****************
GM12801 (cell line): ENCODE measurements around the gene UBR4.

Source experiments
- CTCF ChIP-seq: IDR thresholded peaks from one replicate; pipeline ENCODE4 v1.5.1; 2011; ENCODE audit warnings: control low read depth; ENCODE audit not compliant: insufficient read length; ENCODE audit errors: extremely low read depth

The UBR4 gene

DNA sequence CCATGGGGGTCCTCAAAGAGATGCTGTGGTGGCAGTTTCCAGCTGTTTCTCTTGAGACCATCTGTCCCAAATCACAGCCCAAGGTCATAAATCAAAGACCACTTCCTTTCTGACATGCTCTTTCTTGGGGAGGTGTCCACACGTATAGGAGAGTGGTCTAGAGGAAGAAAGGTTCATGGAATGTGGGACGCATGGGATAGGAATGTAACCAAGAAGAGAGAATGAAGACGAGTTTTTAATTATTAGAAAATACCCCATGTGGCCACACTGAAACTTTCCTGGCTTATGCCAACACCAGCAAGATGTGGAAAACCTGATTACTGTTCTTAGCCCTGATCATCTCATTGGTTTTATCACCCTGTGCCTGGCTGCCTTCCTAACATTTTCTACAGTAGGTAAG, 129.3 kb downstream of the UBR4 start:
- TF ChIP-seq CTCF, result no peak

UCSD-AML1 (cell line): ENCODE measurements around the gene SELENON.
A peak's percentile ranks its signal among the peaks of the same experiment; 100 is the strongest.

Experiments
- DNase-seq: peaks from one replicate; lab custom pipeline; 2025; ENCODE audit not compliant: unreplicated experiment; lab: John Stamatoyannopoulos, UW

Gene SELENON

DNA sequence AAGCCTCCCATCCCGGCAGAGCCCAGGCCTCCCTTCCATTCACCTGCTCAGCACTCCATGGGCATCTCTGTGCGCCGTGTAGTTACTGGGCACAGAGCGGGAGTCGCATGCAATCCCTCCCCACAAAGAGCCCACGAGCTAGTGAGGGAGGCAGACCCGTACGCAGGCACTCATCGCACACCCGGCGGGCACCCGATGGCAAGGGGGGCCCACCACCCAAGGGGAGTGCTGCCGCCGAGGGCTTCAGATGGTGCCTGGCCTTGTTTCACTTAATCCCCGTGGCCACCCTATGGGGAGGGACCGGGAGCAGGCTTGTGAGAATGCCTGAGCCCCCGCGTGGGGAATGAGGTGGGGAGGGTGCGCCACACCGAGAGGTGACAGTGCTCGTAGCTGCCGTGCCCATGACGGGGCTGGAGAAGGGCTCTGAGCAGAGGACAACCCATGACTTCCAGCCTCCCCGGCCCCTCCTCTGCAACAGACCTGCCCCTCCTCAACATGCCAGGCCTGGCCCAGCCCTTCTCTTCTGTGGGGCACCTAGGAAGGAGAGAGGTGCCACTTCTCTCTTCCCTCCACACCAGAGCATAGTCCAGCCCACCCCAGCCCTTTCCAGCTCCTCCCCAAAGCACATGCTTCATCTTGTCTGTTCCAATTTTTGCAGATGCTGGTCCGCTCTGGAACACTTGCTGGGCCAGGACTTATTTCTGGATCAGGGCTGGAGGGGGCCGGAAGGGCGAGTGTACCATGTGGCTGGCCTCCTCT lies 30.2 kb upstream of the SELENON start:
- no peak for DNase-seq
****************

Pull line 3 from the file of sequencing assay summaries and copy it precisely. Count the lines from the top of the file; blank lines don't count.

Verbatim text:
- CTCF ChIP-seq: IDR thresholded peaks from one replicate; pipeline ENCODE4 v1.5.1; 2011; ENCODE audit warnings: control low read depth; ENCODE audit not compliant: insufficient read length; ENCODE audit errors: extremely low read depth